The Spirit prompts us to action. One day in August 2015, I felt an urge to call one of our members to stop by for a visit. Even though I was told that this person wasn’t going to be very responsive to me, I felt the Spirit’s nudge to go and visit. When I arrived the family still wasn’t sure if he would talk to me, but to my and their surprise, this person opened up and shared with me, many things about his life. He shared about his military experiences, how he got to Lanark, his family, and how much he loved his wife. It was a wonderful visit, and I might have missed it had I now listened to the Spirit.

The Spirit enlightens our understanding of scripture and many other things. I still remember spending a couple of days alone at my parent’s trailer on the lake in Wisconsin as I was discerning a call into ordained ministry. After much prayer and meditation, reading scripture and a book given to me about life in ministry, I was standing, looking over the little pond next to the trailer when I had a peace come over me. Even though it was 80 degrees, I felt a chill come over me and a feeling of peace that I can only explain as God, through the power of the Spirit, lavished upon me.

God knew that I was worried about this call of ordained ministry and this was telling me that everything was going to be alright. This was the encouragement that I needed from the Spirit.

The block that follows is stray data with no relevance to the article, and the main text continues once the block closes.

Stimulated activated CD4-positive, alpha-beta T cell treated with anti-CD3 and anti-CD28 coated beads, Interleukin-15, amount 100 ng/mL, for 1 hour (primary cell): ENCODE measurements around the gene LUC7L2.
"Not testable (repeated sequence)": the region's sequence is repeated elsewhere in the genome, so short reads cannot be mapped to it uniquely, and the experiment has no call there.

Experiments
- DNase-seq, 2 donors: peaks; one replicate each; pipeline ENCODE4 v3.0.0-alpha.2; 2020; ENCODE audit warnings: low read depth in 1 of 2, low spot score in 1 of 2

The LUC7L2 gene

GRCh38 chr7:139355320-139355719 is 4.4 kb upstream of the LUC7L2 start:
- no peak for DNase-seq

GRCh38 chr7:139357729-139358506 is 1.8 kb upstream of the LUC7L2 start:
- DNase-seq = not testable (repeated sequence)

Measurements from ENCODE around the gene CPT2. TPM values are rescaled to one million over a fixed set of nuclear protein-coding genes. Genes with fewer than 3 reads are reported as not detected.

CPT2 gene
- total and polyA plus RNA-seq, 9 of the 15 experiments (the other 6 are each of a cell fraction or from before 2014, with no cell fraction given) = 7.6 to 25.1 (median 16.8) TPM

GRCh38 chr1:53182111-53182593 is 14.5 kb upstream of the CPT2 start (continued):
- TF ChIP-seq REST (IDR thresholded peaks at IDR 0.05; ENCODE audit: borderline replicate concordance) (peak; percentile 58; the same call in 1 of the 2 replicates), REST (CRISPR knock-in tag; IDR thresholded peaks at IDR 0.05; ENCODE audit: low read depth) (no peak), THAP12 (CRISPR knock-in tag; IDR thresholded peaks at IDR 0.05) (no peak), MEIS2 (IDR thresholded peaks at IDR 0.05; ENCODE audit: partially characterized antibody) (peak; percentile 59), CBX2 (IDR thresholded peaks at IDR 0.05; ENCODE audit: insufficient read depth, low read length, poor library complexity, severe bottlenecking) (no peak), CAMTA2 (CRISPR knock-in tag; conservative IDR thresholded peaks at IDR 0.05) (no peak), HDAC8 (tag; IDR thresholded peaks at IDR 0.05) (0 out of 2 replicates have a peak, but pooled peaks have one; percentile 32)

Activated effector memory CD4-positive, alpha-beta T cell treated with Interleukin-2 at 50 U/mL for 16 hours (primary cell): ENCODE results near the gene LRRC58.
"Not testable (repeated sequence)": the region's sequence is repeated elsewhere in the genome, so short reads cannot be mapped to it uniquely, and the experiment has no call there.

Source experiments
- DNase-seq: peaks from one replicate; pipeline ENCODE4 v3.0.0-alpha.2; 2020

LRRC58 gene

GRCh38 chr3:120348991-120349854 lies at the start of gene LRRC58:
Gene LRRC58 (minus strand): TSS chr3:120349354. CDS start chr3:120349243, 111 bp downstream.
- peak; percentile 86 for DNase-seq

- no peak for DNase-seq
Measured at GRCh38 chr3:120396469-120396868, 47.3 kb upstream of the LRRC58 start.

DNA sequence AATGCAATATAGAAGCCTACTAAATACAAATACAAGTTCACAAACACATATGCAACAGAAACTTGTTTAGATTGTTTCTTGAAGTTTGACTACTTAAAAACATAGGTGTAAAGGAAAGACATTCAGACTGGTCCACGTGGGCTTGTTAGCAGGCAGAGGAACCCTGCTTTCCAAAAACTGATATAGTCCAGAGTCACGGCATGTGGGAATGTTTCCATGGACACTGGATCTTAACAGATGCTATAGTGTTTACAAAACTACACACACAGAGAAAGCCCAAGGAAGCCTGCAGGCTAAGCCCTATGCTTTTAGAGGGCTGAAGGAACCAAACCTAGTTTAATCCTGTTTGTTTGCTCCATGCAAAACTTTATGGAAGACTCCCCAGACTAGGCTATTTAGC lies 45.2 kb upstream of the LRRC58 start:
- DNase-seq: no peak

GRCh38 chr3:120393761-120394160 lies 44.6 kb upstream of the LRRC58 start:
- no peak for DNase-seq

The Spirit also intercedes for us, whether it is in prayer or even in our conversations with others. Have you ever been in a situation where you didn’t know what to say, how to say it? Then the words came. I can’t tell you how many times I have found myself in those situations. Everytime I get ready to speak with someone or visit someone, I offer a prayer for God to send the Spirit to give me the words to say. Because I know that if they are my words, they will fall flat. I need God in those times. I do the same before every message. I want God’s words, not my words to be heard.

There are so many other areas where we can see the Spirit at work. I’m sure that if you took the time to reflect on the things going on around you, you would see the Spirit in everything.

So, here’s my challenge to you this week. I want you to look all around you and truly see where the Spirit is at work. Look at your life. Look at the lives of those around you, the ones you know and the ones you don’t. Then, at the end of each day, spend a little time thanking God for all the Spirit has done that day. And then ask for the Spirit’s help over the next day.